Steve Kerr wasn’t shocked to hear of another Black man killed by law enforcement, and neither was Lloyd Pierce. They’re NBA coaches, Kerr with the Warriors and Pierce with the Hawks. They’re also activists.
They’re achingly familiar with such incidents as that which took place Monday in Philadelphia.
Walter Wallace Jr., 27, was shot multiple times by multiple police officers in Philadelphia. He was waving a knife while experiencing a mental health crisis when he was killed by officers standing at least 10 feet away. His mother went from begging the officers not to shoot to wailing in agony as her son dropped to the pavement.
The incident was, of course, caught on video. It’s nauseating. It’s too routine in America.
“We've come to expect this sort of thing,” Kerr said. “The disturbing thing, the most disturbing thing, that is even after the social justice movement, all the protests and even after all the anger and the outrage, these incidents are still happening.
“There's got to be an alternative way of meeting the needs of mental health issues, rather than going in with a SWAT team, guns blazing.”
When emotions run hot, as they are in Philly, they can metastasize and evolve into pain and anger that easily spins out of control in city streets. We’ve seen too much of it in recent months. Saw it in Minneapolis. Saw it in Louisville. Saw it in Austin. Saw violent confrontations spread to, among other cities, New York and Portland and Los Angeles and Buffalo and Washington D.C.
It’s Philadelphia’s turn to ache and lash out.
“You start to feel guilty about the incidents that you haven't heard about, because you know there are more than what we saw (Monday),” Pierce said. "But it continues to happen.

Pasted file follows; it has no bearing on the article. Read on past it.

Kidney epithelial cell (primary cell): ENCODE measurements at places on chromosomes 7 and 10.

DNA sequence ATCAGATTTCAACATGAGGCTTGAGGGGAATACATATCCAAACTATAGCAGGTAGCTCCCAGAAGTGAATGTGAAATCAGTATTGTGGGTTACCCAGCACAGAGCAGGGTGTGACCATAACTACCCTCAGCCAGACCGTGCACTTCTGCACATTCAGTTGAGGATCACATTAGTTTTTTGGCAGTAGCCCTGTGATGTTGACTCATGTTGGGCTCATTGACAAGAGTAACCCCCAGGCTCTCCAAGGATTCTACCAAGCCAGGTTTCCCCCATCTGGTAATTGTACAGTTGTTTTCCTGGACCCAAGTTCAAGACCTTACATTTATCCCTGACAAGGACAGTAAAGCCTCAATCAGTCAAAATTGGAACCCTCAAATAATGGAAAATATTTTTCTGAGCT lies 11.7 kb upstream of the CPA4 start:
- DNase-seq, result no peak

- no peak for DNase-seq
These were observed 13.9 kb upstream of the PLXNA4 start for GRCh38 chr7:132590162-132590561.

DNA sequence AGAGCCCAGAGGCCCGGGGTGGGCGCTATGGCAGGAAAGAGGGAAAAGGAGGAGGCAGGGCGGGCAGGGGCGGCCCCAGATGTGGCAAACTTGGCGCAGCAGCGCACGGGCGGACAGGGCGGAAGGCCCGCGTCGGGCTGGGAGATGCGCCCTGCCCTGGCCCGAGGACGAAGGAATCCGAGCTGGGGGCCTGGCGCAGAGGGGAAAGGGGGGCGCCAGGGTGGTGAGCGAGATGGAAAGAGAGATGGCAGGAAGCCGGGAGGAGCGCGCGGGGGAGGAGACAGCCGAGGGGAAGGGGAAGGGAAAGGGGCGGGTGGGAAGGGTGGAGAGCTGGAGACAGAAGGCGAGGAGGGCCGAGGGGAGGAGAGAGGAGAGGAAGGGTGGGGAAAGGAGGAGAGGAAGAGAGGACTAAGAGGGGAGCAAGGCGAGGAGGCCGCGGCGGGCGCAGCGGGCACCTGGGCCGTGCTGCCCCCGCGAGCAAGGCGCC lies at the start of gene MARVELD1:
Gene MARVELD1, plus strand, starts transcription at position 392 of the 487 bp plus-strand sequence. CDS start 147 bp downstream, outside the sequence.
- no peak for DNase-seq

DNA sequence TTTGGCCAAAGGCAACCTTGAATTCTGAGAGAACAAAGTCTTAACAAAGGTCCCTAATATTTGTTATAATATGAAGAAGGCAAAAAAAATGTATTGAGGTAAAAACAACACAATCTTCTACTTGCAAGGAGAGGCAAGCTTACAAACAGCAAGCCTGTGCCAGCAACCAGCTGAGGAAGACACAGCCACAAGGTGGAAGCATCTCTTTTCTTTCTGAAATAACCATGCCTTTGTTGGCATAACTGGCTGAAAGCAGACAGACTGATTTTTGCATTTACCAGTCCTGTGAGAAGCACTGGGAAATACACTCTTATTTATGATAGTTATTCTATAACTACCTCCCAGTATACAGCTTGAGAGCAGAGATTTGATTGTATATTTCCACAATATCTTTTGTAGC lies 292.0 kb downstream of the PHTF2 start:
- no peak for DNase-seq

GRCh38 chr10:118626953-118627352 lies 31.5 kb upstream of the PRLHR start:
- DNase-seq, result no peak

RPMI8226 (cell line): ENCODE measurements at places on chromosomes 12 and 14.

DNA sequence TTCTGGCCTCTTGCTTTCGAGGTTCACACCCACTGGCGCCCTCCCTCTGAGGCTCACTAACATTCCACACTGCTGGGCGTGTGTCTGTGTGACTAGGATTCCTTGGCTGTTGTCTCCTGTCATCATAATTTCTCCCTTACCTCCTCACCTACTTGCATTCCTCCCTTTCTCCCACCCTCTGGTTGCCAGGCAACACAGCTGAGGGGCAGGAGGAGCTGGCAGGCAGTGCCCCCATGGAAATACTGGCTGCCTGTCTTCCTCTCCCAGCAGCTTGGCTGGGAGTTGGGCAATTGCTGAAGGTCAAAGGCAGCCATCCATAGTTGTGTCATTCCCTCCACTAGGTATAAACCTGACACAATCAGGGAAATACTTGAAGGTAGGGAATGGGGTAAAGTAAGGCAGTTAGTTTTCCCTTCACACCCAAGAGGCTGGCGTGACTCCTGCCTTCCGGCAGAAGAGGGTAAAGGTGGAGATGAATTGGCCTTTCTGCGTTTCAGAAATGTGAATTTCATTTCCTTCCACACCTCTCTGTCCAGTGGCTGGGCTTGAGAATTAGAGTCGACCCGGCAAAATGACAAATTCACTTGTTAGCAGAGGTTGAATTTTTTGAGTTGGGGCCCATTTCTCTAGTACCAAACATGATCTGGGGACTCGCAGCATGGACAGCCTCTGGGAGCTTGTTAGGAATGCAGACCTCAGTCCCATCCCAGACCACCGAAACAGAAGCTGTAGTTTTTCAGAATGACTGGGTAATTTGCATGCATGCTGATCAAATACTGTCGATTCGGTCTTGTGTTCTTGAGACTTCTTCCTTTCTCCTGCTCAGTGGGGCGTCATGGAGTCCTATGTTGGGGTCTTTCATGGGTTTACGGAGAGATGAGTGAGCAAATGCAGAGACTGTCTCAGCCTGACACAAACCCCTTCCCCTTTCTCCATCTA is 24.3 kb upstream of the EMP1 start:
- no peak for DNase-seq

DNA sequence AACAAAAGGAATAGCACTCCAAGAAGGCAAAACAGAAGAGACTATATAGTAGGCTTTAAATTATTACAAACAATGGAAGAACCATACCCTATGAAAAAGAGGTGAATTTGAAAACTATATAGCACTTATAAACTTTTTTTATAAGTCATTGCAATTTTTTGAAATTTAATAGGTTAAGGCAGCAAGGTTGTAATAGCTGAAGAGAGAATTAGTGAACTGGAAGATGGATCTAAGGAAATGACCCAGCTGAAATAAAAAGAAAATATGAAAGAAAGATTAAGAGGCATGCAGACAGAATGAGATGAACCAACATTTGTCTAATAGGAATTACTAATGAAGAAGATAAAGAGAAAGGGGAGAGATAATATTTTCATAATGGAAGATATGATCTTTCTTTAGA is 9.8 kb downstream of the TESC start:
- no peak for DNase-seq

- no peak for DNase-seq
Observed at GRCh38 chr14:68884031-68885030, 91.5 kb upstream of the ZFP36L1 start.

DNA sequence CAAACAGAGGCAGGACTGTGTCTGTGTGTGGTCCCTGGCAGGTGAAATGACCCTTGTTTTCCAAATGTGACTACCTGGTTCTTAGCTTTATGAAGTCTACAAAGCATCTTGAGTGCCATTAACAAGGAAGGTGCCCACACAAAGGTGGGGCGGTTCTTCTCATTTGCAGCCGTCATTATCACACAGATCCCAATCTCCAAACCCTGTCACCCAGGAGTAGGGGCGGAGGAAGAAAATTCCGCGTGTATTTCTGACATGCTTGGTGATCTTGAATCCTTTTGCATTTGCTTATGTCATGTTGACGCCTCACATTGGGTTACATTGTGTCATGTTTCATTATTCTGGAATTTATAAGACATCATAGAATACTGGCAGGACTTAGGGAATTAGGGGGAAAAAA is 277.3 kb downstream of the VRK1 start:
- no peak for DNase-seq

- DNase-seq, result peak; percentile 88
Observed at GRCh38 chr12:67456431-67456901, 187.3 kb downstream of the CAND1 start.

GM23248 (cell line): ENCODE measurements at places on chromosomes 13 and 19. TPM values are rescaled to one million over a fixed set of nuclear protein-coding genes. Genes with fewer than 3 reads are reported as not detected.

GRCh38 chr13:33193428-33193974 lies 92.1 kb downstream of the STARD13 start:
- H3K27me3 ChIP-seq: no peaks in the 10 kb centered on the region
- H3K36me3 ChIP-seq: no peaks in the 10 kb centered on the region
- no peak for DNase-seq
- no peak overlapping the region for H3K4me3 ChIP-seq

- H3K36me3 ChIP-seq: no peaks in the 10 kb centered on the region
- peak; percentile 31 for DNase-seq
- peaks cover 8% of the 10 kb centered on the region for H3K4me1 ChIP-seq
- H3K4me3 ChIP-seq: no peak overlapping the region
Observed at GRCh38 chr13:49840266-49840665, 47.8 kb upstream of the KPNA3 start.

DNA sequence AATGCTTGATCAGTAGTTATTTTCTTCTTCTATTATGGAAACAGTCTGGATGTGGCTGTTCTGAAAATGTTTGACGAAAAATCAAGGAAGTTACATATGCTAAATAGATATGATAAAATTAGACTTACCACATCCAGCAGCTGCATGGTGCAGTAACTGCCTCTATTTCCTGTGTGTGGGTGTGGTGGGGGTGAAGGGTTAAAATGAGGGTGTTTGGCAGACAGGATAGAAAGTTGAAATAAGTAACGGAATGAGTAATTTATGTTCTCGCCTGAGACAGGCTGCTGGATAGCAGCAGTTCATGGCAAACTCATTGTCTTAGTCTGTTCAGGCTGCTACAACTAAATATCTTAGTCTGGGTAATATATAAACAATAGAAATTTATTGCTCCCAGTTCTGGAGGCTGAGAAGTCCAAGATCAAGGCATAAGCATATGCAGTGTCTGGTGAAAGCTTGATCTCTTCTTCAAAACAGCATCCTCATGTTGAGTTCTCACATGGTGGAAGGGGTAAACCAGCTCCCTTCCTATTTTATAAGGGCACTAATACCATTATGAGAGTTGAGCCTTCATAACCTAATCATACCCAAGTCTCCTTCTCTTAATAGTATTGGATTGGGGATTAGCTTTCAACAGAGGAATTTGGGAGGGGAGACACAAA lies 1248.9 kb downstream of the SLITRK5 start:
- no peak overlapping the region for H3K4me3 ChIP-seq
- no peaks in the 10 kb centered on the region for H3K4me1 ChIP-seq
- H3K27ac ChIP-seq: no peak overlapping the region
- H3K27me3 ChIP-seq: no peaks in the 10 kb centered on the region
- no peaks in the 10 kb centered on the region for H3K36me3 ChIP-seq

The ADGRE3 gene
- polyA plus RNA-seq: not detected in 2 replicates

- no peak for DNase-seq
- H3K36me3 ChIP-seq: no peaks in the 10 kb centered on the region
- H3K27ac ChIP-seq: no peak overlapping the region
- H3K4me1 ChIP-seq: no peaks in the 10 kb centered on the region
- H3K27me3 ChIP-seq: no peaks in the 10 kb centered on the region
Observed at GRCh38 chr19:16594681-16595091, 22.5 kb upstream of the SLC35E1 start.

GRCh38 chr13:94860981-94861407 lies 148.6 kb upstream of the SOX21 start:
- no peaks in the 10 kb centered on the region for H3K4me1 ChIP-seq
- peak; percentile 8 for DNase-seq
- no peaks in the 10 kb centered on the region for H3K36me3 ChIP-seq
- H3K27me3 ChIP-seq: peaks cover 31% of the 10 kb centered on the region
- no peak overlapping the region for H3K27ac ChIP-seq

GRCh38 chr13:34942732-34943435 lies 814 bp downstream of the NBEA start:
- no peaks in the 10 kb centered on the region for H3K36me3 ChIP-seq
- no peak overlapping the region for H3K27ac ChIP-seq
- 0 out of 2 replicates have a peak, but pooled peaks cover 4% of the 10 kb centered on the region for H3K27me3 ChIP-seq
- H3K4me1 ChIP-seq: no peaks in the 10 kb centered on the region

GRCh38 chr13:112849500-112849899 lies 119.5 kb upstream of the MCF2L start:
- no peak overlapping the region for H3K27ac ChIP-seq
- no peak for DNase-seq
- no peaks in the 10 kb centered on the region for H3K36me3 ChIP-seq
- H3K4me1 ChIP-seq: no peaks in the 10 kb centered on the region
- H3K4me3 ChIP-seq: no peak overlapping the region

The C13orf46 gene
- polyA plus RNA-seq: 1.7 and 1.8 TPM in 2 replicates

“Which is why we're all in this world of hurt and pain every time we see it. They continue to put a knife in your heart every time you feel another person having their life lost, and to see it on camera and to see all of the things that could have happened, and should have happened, as opposed to what did happen.”
The pattern of violent conflict between police and people of color is so pervasive that anyone with a soul is experiencing some level of post-traumatic stress. It’s an awful way to live.
Pierce, head coach of the Atlanta Hawks, joined Kerr in the upcoming episode of “Race in America: A Candid Conversation," which airs Friday night at 8 p.m. on NBC Sports Bay Area. Many topics were discussed, but it was clear they both feel the pain of those who are suffering.
“The thing that really concerns me is the traumatic aspect of everyone else that's involved,” said Pierce, who is the chairman of Coaches for Racial Justice, formed by the NBA in the wake of the murder of George Floyd last May in Minneapolis.
“There was a mother that saw her son being shot. There are people that were in that community that saw their neighbor and their friend being shot. We would like to say this was because of one situation or whatever we didn't see prior to. But there's a very big traumatic experience that's going to come out of this.
“So how do we go into the community and help them? Because they're not just going to move on. We're not just going to move on. There are so many unintended consequences that occur as a result of a failure to protect and serve our communities.”
Both coaches have marched in the streets to promote equality. Both are deeply invested in the voting process. They make a living in sports, but they also long for a more humane society.
Kerr, one of eight coaches serving on the committee, is a passionate voice for the reform of gun laws, largely a by-product of his father, Prof. Malcolm Kerr, being assassinated in 1984 by terrorists in Beirut.
Kerr, like Pierce, can’t help but wonder where all this visible violence and resultant trauma is taking us.
“This is a fundamental issue in our society today,” he said. “The trauma that our children are being raised with, the visual of people being gunned down, whether it's an issue of police brutality or maybe a school shooting, the prevalence of guns and violence in our country is so out of hand. What's the toll that it's going to take on our future generations? What kind of country do we want to become? And where are we heading?”
We don’t know, can’t begin to know, what the future holds. That, along with a deadly pandemic raging through the country, is why there is such a strong undercurrent of anxiety in America.
When a man is shot and killed with only the briefest de-escalation attempts, who can be surprised when much of that anxiety turns to outrage?